Whereas the Culture novels show us how great the future could be, Banks’s non-Culture novels show us how awful the future could be. In Against A Dark Background, the Huhsz cult is allowed to hunt and kill people in order for their messiah to be born. In The Algebraist the future is divided between the overbearing Mercatoria and the sadistic Starveling Cult. In these nightmarish vision of the future, technology is turned against humanity to repress and cause suffering. Banks has scorn reserved for our own world too, from the cruelty of Thatcher’s Britain in The Bridge to money-grubbing US businesses in The Steep Approach to Garbadale.

In his Culture set novella The State of the Art, Banks turns his lenses directly to Earth as we know it. Set in the 1970s, it deals with the Culture's first contact with humans. The Culture citizens, with their perfect existence, are horrified by how cruel life on Earth is. However, one Culture citizen decides to stay on Earth, smitten by the concept of Christianity (reaching the opposite conclusion, co-incidentally, to The Crow Road’s Prentice McHoan, who eventually finds happiness by rejecting religion). Banks explores the idea of whether happiness is truly possible without experiencing suffering, and thus can anyone in Culture be happy? He poses the idea that the Culture's meddling in the affairs of others may just be a means to justify its own existence.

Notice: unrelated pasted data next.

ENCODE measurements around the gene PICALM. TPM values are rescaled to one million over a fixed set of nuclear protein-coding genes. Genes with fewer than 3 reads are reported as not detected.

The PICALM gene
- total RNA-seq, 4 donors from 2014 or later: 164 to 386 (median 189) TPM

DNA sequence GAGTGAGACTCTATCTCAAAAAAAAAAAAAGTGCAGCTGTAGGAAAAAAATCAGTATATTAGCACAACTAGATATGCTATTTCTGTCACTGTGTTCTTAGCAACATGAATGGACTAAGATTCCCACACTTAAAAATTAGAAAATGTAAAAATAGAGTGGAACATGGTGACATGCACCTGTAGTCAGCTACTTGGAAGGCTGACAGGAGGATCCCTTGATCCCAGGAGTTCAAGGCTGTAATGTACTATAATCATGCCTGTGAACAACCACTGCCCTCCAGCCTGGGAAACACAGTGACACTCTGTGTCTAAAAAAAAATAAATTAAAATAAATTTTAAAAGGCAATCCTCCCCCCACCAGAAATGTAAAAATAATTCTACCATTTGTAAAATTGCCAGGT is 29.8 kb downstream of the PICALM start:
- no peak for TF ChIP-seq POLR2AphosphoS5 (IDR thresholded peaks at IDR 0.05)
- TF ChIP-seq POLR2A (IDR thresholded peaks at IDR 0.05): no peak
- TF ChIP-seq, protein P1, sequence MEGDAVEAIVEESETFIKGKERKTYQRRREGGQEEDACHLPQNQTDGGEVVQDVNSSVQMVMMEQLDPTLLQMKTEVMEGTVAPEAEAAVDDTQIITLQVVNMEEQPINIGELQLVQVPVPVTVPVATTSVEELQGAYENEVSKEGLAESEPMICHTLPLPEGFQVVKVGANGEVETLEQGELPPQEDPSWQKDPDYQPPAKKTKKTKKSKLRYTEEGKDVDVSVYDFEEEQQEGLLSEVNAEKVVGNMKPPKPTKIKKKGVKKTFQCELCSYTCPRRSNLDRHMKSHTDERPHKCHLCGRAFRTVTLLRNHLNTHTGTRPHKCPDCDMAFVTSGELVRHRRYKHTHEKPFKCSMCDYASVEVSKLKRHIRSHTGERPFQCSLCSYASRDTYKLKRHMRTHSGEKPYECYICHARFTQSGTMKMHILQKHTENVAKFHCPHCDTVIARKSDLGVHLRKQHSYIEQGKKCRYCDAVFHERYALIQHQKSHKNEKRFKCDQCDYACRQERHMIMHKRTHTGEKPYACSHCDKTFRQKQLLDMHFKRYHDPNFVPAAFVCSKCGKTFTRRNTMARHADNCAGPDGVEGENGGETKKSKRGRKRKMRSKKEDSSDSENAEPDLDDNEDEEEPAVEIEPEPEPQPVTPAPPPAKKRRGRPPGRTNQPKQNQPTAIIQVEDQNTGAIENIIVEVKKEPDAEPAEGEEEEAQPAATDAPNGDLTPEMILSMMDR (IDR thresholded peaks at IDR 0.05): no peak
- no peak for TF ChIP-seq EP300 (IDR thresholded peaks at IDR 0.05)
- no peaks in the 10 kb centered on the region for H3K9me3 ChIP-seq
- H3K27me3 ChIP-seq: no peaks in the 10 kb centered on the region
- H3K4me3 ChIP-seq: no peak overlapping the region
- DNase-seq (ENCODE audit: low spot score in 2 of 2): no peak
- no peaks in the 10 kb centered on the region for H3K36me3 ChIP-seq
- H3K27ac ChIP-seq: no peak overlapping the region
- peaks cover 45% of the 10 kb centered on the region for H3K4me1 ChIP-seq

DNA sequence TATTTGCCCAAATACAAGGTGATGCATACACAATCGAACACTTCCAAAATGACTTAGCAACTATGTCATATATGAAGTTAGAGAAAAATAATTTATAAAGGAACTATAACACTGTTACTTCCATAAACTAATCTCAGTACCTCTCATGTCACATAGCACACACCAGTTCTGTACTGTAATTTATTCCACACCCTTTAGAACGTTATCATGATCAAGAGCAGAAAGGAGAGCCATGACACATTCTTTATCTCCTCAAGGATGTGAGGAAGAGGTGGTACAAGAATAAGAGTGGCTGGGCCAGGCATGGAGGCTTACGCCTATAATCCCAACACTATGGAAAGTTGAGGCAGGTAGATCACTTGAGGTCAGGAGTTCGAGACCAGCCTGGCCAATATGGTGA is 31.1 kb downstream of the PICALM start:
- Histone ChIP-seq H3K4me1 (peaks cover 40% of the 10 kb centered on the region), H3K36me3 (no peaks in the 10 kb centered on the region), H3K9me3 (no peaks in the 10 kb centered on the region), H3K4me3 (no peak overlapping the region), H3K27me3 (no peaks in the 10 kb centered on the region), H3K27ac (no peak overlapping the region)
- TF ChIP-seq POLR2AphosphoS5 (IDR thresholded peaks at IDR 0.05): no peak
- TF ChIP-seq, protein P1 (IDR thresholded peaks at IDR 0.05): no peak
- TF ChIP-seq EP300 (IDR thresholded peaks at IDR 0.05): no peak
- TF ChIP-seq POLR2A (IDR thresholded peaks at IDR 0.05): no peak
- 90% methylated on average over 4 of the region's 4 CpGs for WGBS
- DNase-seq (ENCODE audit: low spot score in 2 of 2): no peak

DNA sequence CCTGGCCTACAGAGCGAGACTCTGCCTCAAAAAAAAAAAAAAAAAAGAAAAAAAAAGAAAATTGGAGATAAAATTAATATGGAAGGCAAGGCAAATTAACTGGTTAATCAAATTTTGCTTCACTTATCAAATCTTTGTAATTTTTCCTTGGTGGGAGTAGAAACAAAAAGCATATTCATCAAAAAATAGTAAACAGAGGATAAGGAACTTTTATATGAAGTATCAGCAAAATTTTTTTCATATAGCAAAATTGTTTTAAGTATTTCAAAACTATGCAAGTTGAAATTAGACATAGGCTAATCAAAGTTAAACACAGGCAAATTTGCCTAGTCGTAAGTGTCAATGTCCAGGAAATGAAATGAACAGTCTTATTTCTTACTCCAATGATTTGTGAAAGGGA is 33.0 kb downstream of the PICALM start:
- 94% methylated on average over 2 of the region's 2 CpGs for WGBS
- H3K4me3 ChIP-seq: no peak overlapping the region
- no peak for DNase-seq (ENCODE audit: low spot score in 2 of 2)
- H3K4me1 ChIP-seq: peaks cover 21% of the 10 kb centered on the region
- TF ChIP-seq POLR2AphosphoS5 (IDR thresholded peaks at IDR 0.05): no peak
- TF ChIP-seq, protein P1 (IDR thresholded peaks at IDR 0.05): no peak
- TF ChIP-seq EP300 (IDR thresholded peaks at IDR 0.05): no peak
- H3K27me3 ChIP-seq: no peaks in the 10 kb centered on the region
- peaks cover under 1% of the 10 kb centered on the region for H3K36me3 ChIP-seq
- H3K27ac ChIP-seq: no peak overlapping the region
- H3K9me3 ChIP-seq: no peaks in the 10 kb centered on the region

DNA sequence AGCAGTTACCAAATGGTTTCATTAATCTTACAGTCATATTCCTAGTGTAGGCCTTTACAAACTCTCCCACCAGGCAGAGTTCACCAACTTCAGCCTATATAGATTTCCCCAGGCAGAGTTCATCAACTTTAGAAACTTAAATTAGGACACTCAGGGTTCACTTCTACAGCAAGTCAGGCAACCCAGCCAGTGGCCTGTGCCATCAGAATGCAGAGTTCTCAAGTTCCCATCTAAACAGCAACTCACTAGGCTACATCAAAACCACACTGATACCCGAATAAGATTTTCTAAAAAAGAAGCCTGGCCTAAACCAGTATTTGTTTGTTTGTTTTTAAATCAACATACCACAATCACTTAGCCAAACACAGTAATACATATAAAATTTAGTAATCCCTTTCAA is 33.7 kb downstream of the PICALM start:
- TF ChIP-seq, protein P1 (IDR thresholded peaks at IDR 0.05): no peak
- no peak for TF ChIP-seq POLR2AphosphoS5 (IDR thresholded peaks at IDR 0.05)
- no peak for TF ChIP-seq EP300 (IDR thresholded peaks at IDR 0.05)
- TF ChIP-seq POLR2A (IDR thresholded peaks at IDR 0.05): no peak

At its best, sci-fi tells us something about our own world – as Banks once said, “no-body who reads science fiction comes out with this crap about the end of history.” The Culture is more than just an aspiration of what lefties believe that a future society could be like, free from binding social roles, repressive leadership hierarchies and scarcity of resources. It is also an allegory for how westerners feel enlightened compared to poorer nations, and our need to meddle in their affairs – much as the West has done over the course of Banks’s career. We want to live in the Culture as much as we realise that we would rather live under western liberal democracy than under most other governments on Earth. The Culture reminds of the need to be critical of ourselves to see what effect we have on other societies.

Why you should not lend Ayn Rand your car

Recently I had to face the prospect of moving a large amount of house hold waste to the dump without access to a car or van of any sort. I do not have a driving licence so renting one was out of the question. The solution to this problem was evident; find an obliging friend who would happily drive my broken old furniture to the dump. This was easily done but a second problem quickly emerged, how best to pay my friend for his time and the use of his car. A simple cash payment between friends seemed crass, more akin to a business relationship than an honest friendship, so I was left with a dilemma.

What I actually wanted to acquire from my friend was use of his vehicle and his skills as a driver. Obtaining these for myself had been options in the past, but I deemed the cost of learning to drive and purchasing a car too high and thus declined. This afforded me more money to indulge in my other interests such as buying minimalistic furniture, however the keen investor is usually proved right and thus when some large items of furniture were broken beyond repair I needed to find some means of economic exchange to secure the removal of a broken wardrobe from my living room.